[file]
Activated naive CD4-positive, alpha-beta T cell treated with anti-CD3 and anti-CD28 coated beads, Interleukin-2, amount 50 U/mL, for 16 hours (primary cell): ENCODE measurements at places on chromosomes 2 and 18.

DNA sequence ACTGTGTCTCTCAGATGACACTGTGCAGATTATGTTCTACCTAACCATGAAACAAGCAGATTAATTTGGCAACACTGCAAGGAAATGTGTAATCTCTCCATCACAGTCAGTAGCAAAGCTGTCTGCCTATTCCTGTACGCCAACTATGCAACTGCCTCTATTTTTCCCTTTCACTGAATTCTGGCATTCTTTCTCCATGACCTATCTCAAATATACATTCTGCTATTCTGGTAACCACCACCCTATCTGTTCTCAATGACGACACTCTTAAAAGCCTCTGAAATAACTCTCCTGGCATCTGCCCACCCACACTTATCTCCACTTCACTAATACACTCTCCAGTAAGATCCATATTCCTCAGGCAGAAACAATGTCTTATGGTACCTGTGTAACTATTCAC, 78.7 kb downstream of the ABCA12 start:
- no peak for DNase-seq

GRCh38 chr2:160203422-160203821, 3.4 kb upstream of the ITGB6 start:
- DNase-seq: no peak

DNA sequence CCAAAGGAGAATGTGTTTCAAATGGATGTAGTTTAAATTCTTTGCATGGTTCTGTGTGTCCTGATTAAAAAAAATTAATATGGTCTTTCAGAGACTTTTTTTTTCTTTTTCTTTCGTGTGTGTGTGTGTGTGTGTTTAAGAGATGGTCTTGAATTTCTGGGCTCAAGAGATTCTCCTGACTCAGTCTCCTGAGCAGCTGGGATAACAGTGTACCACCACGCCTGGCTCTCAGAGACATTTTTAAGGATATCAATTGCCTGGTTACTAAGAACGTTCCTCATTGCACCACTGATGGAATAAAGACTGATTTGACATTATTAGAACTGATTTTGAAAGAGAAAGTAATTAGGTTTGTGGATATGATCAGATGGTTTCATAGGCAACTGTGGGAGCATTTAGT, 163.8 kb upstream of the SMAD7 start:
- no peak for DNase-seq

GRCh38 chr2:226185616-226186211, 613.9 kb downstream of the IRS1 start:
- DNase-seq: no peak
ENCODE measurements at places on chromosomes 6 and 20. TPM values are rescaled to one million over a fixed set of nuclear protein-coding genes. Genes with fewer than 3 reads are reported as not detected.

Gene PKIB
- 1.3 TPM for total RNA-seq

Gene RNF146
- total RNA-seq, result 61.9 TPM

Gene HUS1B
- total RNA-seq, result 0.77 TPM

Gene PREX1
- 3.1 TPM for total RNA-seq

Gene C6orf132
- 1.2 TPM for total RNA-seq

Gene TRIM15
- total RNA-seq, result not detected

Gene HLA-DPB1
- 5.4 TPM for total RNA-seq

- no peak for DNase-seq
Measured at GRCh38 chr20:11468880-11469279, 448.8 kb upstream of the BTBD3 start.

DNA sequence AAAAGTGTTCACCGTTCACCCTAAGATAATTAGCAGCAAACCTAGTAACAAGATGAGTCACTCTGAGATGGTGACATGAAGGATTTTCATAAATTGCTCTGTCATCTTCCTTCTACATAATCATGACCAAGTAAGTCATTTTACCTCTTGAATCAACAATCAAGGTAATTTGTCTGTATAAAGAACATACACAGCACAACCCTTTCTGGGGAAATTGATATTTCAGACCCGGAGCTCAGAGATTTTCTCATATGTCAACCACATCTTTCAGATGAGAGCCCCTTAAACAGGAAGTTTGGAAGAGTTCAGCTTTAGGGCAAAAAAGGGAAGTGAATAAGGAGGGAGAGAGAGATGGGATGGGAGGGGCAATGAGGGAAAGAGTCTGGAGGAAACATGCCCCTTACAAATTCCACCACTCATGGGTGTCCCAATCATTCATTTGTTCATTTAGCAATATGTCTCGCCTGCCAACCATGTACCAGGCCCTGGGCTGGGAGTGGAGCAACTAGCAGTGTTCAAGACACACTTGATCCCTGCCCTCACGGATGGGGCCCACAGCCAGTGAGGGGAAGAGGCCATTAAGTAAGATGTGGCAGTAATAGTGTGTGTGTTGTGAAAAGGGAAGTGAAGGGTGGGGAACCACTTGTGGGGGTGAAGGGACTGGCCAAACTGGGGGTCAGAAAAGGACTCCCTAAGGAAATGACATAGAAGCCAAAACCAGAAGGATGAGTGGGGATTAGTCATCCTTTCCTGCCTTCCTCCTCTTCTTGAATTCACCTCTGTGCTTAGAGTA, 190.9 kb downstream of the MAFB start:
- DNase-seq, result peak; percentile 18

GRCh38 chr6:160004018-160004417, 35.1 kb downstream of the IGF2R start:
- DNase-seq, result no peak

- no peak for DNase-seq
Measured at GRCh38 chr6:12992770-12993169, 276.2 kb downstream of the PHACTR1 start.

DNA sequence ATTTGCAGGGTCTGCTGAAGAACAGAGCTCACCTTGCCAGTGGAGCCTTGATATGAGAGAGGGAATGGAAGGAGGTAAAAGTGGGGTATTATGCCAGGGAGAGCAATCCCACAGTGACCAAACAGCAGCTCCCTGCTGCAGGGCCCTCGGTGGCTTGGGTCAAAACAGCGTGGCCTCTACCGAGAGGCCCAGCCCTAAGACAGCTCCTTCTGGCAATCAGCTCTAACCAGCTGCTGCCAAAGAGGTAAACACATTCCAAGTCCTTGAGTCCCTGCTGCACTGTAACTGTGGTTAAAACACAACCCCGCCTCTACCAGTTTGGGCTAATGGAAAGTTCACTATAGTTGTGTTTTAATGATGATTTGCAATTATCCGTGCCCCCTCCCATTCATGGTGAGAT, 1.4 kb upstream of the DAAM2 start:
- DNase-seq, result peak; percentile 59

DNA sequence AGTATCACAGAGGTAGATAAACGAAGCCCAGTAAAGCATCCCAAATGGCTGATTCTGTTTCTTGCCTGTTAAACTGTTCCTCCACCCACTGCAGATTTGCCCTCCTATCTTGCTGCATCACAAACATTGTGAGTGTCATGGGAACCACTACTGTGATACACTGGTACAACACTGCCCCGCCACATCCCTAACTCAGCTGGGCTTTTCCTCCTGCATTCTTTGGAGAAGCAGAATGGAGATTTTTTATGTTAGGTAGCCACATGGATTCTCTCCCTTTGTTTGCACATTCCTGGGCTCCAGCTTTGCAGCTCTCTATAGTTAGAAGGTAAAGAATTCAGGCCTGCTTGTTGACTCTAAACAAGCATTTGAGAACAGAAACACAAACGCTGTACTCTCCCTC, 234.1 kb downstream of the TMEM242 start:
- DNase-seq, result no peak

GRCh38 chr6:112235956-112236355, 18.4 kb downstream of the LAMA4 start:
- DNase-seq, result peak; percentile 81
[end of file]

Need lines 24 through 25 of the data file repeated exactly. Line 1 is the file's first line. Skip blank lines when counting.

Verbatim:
- 5.4 TPM for total RNA-seq

- no peak for DNase-seq